I therefore kind of hover between INTP and INFP on the tests (iN*tP**, for those who understand such strings), and I write fiction and memoir instead of nonfiction. (For more about the Myers-Briggs Type Indicator, which is what I’ve been using to describe personality types, and for more about Jungian type analysis, search the Web for “Myers-Briggs” and “INTP” and you’ll probably make some useful hits. There’s a website I know of in the UK that’s pretty good, teamtechnology something or other dot UK. Sorry for not having that at hand, but I’m typing on the AlphaSmart.)

* * *

See what I meant about a blog being like a core dump, or a snapshot of what I’m thinking about at the time? (How do I know what I think until I tell you or write it down? God only knows.)

* * *

The mall was closing. I hurried toward the exit inside Penneys to meet my husband at the car. (I wanted to hide the great pair of shoes and jacket that were on sale before he got to the car. It was on SAAALE:)

The kid holding the door open rolled his eyes, glanced back at his friends, then looked at me full on and did a wolf whistle variation, the kind that goes sour at the end to let me know I’m a dog. Golllee, you mean that at ~200 lbs and 5 ft tall and with 6 ft of hair cascading around my bulk that’s clad in denim shorts and a stretch-cotton shirt and Clarks Springer clogs, I’m not the sex goddess of his dreams, “him” being an 8-yr-old Mexican kid? Seriously, folks. It was a gesture meant to hurt and intimidate a girl his age. I’ve been through so much medically/emotionally that I’m just happy to be alive and have my vision and mobility, so I didn’t grab to take offense. I just nodded at the kids and said, “‘Scuse me, guys,” and went on through. They burst into laughter as my butt retreated into the parking lot. _Gee, that fat old hag didn’t even realize we were making fun of her and laughing at her and looking down on her._ How terrible. Hmm.

What disturbs me is not that I’m ugly or make-fun-of-able (hmm, already KNOW that, thanks for playing) but that they would feel the need to entertain themselves by hurting others. I know they don’t have anything to do, and that there’s nothing in their brains that the media industry didn’t put there, so they can’t think of anything else to say. Or perhaps there’s nothing at all in those central nervous systems, which are operating on an eternal test pattern until it occurs to them to duplicate some mean trick that they’ve seen on television. It bodes ill for our society. Are they in the majority, though?

Or maybe everybody but me was mean like that to peers and those weaker than themselves when they were young. I hope not, but I suppose it could just be . . . me. Again.

* * *

“If a man does not keep pace with his companions, perhaps he hears the beat of a different drum.” (Thoreau, paraphrased.)

* * *

According to Jane magazine (and they’d never lie to me. . . would they?), some woman recently signed a legal document getting herself insurance that she’d remain attractive. Her husband wouldn’t marry her unless she got the policy. It pays off if she gets wrinkled or toothless, and she says she’ll use the money to get herself fixed back up. The criterion is that if she is judged unattractive by a panel of his fellow construction workers, it pays off.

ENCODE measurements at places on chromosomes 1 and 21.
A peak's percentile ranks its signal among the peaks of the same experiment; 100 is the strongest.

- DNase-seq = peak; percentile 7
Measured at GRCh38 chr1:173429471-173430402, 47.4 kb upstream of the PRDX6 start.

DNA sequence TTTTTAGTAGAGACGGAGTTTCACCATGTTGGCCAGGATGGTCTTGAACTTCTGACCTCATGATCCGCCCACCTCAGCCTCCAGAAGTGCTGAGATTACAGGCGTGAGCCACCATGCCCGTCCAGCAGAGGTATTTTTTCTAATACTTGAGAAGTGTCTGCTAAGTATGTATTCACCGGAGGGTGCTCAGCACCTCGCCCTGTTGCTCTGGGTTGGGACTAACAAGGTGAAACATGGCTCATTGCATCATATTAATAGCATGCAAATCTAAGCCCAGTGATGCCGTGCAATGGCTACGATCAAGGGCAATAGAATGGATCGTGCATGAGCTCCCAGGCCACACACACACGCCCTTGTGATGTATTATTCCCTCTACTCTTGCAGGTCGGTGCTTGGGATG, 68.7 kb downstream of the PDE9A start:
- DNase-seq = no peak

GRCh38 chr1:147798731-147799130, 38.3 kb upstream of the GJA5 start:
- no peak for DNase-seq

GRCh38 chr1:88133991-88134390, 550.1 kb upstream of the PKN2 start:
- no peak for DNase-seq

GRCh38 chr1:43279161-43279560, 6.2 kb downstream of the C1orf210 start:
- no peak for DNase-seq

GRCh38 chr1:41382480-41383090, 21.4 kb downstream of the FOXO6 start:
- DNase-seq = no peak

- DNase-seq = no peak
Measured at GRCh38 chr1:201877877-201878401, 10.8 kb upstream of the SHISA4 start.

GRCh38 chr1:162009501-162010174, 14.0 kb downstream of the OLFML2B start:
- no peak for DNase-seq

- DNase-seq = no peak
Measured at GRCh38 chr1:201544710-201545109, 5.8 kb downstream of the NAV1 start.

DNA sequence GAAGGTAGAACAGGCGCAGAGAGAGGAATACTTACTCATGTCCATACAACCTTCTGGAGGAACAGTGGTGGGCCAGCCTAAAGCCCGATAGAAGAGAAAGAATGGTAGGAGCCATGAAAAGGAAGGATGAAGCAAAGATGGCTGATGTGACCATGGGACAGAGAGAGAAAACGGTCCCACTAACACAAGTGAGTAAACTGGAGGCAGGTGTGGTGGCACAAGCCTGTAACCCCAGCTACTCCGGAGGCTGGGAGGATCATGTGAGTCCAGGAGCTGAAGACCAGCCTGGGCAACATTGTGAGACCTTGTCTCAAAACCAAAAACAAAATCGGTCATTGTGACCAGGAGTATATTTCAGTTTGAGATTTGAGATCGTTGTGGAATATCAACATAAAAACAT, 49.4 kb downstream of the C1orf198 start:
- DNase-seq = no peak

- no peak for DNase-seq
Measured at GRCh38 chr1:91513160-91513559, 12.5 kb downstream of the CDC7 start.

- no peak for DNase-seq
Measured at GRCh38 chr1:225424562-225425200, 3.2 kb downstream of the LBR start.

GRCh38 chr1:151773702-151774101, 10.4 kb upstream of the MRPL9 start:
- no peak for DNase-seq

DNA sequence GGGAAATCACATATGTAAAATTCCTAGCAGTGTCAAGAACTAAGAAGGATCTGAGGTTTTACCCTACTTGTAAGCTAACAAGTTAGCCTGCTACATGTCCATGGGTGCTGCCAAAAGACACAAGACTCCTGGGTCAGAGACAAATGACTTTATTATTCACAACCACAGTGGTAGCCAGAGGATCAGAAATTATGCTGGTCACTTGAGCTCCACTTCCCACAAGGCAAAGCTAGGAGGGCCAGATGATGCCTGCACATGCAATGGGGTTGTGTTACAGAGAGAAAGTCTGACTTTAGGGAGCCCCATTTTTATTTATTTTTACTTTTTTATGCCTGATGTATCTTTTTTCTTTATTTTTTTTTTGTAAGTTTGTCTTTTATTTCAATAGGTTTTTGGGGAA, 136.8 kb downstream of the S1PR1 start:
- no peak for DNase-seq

What? Is this on the level? (Who issued that policy?) She had to get ugly insurance before he’d marry her (and she still wanted to marry him, eh?)

I wonder why she didn’t get a policy on him. Oh, of course: pre-existing condition. We also know this guy is not beautiful on the inside, either. I hate to think what’ll happen to them both in years to come, but what can you do but pray for the world?

# # #

Here’s an interesting observation.

I’ve been feeling out friendships with some editors and agents via e-mail lately, and what I’ve realized is that they are far away from me . . . mentally, at least.

For one thing, they’re two generations away from me. My younger cousins, who are in their early thirties, are far enough away from me that they flunk the “yellow 45-RPM record insert” test; they can’t imagine what that little yellow spidery thing is because they’ve never had a “record player” and certainly never used those adapters on singles so they’d fit on the changer spindle. (And if you don’t know what the heck I’m on about, you are also too young.) But my cousins are a generation closer than the twentysomethings who are now starting in publishing as assistants and as editors, and it’s kind of daunting.

Every rejection I get refers to the same stuff. They like my prose (which they feel is smooth) and characters (mostly considered appealing.) They don’t understand my stories, however. They say they don’t understand my cultural references (what–don’t they watch any old movies, haven’t they read any history, didn’t they ever hear of the Great Books program?) and they really don’t “get” my mindset as far as logic (theirs is different, if subtly different) and sleeping with people (I never did that on the first, second, third date . . . in fact, we are such old fogeys that we waited until we were married . . . not that there weren’t make-out sessions, but I’ll also admit that we didn’t know what some of the commonly done maneuvers today were, and so we didn’t go around saying “oral sex isn’t really sex” because to us, anything that involved more than kissing was really sex!) “Random is good,” one cousin assured me when I complained that the trash-TV “reality” show she insisted on watching while they were visiting us didn’t make sense, and that there wasn’t any connection to the events or the discussions. “Old stuff is all logical and shit. But that’s crap. Random is king.” Okay, so now I know.

I have written some stories that assume the “new” mindset, but they don’t go the way they’re apparently expected to go.